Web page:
Conference Program

Thursday, February 12, 2015 

10:00–11:30 a.m.
Session 1: Attack on Charlie Hebdo: "Fear of Art" Enacted

Ben Katchor, Associate Professor at Parsons, The New School for Design; contributes picture-stories to Metropolis magazine; author, Hand-Drying in America and other stories (2013)
Nikahang Kowsar, Iranian cartoonist, journalist, and blogger
Saadia Toor, Associate Professor, Sociology and Anthropology, College of Staten Island; author, The State of Islam: Culture and Cold War Politics in Pakistan (2011)
Alexandra Zsigmond, Deputy Art Director for the Opinion Section, the New York Times
Moderator: Victor S. Navasky, editor, publisher, and publisher emeritus of The Nation; George Delacorte Professor of Magazine Journalism; Director of Delacorte Center of Magazines; Chair of the Columbia Journalism Review, Columbia University’s Graduate School of Journalism; author, The Art of Controversy: Political Cartoons and Their Evolutionary Power (2013)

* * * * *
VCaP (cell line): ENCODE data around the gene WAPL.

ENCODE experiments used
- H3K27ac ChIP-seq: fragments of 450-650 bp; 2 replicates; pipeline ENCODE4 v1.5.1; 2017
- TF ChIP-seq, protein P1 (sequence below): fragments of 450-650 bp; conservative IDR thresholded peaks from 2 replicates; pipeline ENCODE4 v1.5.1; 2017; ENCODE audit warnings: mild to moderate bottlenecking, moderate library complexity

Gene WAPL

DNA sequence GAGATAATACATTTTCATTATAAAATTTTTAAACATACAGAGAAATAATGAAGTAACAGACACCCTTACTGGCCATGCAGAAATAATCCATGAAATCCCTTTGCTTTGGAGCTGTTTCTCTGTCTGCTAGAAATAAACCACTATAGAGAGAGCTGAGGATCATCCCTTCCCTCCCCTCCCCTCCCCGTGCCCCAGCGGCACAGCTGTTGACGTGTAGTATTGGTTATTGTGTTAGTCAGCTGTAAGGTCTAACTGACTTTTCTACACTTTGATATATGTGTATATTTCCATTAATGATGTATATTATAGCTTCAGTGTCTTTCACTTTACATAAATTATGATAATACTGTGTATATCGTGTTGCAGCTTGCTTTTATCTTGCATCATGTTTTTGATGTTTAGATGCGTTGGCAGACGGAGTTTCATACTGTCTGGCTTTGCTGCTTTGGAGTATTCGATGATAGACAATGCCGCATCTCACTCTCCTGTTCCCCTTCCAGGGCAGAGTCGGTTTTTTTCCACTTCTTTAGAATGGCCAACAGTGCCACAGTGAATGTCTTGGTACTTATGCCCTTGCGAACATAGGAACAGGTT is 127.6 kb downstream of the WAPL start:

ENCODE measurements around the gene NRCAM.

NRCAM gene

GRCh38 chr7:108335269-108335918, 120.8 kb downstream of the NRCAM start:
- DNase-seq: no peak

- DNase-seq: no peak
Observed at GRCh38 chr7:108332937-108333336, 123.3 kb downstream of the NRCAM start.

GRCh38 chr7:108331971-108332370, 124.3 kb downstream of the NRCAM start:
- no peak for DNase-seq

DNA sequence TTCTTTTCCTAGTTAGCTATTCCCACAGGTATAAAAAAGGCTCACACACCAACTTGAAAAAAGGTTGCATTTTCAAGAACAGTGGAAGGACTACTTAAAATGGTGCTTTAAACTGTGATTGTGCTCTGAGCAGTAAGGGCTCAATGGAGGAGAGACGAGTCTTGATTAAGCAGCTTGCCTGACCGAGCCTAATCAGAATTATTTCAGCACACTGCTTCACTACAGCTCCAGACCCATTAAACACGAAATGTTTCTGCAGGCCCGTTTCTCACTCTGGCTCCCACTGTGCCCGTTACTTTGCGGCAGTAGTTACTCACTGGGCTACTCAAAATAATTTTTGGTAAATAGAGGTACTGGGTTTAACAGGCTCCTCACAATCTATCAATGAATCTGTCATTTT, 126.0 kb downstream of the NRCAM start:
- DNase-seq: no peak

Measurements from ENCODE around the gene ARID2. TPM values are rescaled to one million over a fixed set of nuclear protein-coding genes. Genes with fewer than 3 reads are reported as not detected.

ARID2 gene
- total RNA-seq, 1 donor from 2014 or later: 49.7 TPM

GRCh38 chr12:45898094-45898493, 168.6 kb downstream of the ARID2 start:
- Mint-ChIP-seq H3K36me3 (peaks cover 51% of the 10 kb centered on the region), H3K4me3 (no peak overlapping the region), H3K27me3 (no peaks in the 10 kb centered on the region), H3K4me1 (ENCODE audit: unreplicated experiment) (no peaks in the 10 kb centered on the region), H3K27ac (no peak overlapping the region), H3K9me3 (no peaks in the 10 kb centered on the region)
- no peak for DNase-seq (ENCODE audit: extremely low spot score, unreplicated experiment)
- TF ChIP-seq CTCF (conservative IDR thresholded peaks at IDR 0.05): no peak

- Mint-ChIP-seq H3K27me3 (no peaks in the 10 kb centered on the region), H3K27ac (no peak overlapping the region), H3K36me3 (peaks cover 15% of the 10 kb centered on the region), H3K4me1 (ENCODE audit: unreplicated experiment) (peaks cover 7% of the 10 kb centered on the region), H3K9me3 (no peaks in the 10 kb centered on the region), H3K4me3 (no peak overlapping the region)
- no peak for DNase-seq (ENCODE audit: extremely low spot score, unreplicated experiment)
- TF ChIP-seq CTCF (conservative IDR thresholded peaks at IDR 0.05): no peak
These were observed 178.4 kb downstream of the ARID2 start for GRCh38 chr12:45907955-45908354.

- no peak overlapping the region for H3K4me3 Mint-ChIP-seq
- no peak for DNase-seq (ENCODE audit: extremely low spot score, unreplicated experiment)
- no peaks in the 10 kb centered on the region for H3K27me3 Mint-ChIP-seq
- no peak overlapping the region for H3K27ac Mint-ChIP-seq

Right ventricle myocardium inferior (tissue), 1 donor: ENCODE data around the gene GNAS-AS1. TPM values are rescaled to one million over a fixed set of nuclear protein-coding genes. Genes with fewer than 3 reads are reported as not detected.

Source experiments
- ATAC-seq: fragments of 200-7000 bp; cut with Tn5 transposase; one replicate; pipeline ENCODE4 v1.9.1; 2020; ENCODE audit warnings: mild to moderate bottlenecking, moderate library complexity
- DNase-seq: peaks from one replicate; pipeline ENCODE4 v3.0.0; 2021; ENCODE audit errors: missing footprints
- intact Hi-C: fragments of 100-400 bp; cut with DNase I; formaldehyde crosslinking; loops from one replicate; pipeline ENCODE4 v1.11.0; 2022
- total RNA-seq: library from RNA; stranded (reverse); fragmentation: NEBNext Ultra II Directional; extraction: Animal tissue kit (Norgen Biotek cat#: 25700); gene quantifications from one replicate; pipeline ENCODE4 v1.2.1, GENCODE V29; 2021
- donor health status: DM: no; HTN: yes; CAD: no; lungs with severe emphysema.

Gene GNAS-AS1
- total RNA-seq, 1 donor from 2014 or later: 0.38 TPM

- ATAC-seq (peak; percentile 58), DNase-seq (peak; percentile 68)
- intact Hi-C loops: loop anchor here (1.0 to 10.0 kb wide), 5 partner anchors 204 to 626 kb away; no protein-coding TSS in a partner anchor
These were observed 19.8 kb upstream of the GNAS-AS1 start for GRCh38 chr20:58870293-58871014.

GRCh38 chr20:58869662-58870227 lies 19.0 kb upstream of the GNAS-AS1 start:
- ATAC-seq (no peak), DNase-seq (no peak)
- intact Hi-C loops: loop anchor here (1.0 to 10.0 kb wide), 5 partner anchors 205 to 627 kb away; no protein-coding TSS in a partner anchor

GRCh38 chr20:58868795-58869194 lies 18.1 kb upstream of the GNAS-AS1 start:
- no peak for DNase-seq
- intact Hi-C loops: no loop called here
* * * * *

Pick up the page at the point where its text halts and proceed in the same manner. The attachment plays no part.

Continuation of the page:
12:00–2:00 p.m.
Session 2: Reflections on Art Censorship and Banning

A. “Degenerate Art” in Nazi Germany
Olaf Peters, Professor of Modern Art History and Art Theory, Martin-Luther-University Halle-Wittenberg; curator, “Degenerate Art: The Attack on Modern Art in Nazi Germany, 1937” exhibition at the Neue Galerie, March 13–June 30, 2014
B. Artist as Collaborator with Totalitarian Regimes
Emily Braun, Distinguished Professor, Director of the Art History Program, Deputy Chair of the Department of Art and Art History, Hunter College and the Graduate Center
C. Banning, Censorship, Defamation, and Destruction
David Freedberg, Pierre Matisse Professor of the History of Art and Director of the Italian Academy for Advanced Studies in America, Columbia University